Local Winter Recipe Series

Eating more locally produced food in the summer feels so easy, with a bounty of berries, ripe tomatoes, sweet corn, and fresh green beans ready to eat. In contrast, eating local during the long Adirondack winter seems less varied, with an abundance of root vegetables, winter squash, and sturdy greens like kale or cabbage. The winter months are a great time to experiment with new ways to cook these locally grown storage crops, as well as the local meats, eggs, and cheeses we can enjoy year-round.

AdkAction is launching a limited recipe series for our Farmacy project to share ways to enjoy eating local in the Adirondacks all winter long. Sign up here for our local food newsletter to receive these recipes monthly throughout the winter (or pick up a hard copy at the Keeseville Farmacy). Here’s one recipe to get you started:

Kale Salad

Ingredients:

Large bunch of kale (4-6 cups, chopped)
Day-old bread, cubed (for croutons)
1/2 cup grated parmesan, Romano, or cheddar cheese
4 Tbsp olive oil
Vinaigrette/other dressing
Spices (salt, pepper, onion powder, garlic powder, Italian seasoning, etc.) to taste

Extras:

2 Honeycrisp/Gala apples, thinly sliced
Sliced carrots, radishes, onion
Pepitas, sunflower seeds, walnuts, cranberries
1 egg – hard-boiled to over easy
An easy salad formula: greens and/or grains, sliced fruits/veggies, something crunchy, something savory, something sweet, and dress it up

Instructions:

Croutons
Oven: spread bread cubes on baking sheet, cover in 2 Tbsp (add more if needed) olive oil, bake at 350°F for about 15 minutes, until golden brown (flip partway through)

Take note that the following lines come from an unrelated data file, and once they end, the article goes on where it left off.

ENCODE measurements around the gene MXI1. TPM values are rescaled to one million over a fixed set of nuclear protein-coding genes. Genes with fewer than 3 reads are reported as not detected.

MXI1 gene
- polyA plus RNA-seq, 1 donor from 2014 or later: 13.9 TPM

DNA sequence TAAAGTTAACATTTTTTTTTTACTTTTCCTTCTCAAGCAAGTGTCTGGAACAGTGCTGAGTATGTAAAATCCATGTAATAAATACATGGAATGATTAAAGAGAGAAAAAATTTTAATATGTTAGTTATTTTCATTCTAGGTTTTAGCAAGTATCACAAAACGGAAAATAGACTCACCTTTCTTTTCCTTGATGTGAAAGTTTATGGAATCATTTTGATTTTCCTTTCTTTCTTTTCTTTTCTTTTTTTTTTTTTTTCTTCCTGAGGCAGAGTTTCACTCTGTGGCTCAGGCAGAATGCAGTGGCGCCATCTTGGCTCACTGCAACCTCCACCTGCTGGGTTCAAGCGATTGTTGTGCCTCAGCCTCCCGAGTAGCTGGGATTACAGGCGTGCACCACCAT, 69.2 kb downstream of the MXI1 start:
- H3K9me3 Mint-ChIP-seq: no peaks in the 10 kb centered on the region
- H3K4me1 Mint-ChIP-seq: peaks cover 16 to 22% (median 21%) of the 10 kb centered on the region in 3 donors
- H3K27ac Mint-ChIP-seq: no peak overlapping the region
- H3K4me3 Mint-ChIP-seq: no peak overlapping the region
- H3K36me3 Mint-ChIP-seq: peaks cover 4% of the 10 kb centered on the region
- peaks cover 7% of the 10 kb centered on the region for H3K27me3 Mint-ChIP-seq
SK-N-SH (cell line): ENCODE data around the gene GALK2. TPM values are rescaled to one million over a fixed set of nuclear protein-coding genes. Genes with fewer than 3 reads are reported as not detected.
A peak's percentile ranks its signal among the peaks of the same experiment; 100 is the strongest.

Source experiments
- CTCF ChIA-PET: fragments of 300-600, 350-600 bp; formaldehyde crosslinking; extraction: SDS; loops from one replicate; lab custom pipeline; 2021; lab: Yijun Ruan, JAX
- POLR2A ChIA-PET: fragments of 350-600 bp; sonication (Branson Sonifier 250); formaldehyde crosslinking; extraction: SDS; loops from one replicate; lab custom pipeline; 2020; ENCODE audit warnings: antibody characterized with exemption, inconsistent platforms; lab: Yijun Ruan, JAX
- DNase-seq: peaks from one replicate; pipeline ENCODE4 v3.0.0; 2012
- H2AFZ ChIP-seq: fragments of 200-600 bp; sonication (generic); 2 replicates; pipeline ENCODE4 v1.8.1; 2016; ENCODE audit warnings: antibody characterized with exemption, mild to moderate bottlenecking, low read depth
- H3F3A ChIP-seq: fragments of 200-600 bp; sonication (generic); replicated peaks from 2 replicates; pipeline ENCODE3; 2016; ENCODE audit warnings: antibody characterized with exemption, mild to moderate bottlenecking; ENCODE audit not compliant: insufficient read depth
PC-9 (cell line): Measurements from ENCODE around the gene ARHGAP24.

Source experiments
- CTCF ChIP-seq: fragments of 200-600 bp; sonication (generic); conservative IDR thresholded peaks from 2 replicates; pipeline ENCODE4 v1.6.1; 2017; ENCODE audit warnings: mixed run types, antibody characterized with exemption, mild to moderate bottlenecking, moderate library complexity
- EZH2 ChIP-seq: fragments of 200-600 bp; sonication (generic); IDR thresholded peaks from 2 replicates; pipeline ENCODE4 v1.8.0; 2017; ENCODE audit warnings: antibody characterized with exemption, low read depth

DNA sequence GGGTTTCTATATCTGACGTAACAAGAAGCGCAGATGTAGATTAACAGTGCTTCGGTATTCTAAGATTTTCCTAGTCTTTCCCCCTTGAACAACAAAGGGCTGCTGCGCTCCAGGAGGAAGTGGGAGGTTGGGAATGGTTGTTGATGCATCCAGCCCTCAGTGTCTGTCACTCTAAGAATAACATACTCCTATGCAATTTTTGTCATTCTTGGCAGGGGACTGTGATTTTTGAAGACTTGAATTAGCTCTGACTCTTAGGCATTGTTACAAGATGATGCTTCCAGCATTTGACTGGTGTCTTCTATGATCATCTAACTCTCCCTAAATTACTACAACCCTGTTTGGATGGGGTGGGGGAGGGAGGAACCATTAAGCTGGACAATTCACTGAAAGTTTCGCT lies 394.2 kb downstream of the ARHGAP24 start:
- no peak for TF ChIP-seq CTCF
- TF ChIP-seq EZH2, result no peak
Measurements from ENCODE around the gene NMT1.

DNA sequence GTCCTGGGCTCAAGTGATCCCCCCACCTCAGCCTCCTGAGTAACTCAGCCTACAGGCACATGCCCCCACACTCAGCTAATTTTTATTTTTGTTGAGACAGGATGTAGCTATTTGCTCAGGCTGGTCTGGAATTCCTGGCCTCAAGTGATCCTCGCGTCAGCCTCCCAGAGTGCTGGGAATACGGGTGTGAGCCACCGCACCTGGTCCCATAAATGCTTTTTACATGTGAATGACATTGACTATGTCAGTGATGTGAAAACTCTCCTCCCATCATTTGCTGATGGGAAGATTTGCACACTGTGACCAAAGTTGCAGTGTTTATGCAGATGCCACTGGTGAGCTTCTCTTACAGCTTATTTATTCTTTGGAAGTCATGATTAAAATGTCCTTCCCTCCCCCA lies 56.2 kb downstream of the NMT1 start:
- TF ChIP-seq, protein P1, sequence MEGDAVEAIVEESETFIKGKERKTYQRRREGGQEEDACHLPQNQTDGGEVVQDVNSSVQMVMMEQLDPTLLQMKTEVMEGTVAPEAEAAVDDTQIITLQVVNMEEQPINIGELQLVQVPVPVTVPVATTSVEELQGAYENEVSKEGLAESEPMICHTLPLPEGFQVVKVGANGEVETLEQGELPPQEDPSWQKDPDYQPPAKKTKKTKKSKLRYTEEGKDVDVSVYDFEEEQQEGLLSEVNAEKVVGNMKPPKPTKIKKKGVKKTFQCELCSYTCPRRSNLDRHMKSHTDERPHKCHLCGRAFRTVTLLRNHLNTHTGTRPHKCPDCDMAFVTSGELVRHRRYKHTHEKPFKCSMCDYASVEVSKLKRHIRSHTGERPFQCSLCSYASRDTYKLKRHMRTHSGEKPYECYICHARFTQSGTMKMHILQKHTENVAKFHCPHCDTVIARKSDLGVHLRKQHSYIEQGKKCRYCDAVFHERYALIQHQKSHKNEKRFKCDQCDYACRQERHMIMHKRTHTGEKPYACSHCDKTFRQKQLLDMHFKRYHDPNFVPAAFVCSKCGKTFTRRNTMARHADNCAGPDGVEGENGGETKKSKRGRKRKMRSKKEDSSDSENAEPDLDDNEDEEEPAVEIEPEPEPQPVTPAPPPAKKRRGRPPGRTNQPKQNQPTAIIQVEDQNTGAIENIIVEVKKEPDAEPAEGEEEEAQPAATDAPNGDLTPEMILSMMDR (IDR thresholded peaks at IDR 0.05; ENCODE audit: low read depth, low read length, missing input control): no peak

Stovetop: heat pan with 2 Tbsp olive oil, add in bread cubes, pan fry until crispy on each side
Massage kale in remaining 2 Tbsp olive oil and salt & pepper. Let rest for 5-10 minutes
Add sliced fruit/veggies, cheese, croutons, extras, and dressing & toss. Enjoy!

Download a PDF of Local Winter Recipes: Thanksgiving Edition here.

Download a PDF of Local Winter Recipes: Breads & Dips here.


Why prioritize locally produced food in your diet? Here are some of the many benefits:

  • It’s good for the environment. Local food doesn’t have to travel as far to arrive on your plate, which helps reduce greenhouse gas emissions.
  • Because of the shorter distribution chains for local foods, less food is wasted or spoiled before getting to your plate.
  • It benefits the local economy, including supporting local farmers and other producers.
  • It’s easy to track the supply chain back to the point of origin, which encourages sustainability and accountability.
  • Local foods foster vibrant communities by connecting consumers with farmers and food producers.

 


Thanks to funding from CDPHP (Capital District Physicians’ Health Plan), Fair Food Pricing is now accepted at the Keeseville Farmacy. Learn more about Fair Food Pricing and how you may be qualified to save 30% on locally produced food here. 

More content to discover

Get to Know Vanessa, our Adirondack Pollinator Project Intern

Hello, fellow friends of pollinators, my name is Vanessa Dawley and I am this summer’s Adirondack Pollinator Project intern. My pronouns are she/her, I am a rising senior at Colgate University and a staff member of the University’s Outdoor Education department. Each year, Colgate offers a pre-orientation program where staff

Read More »

AdkAction to Transfer the Saranac Lake Whitewater Park DRI Grant to the Village of Saranac Lake

AdkAction and the Village of Saranac Lake announce that AdkAction is transferring its $411,000 Downtown Revitalization Initiative (DRI) grant awarded in 2018 for a new Whitewater Park in downtown Saranac Lake to the Village of Saranac Lake. The transfer comes following several years of work by AdkAction on the Whitewater

Read More »

“Broadband for All” Project Benefits from Major New NYS Legislation, Supports Local Community Broadband Expansion

AdkAction helped lead the effort to increase awareness of the negative impact that NYS’s broadband-related fees and taxes were having on the expansion of broadband service in rural NY, especially in the North Country.  The good news is that the efforts of many of the elected officials in the North

Read More »
Close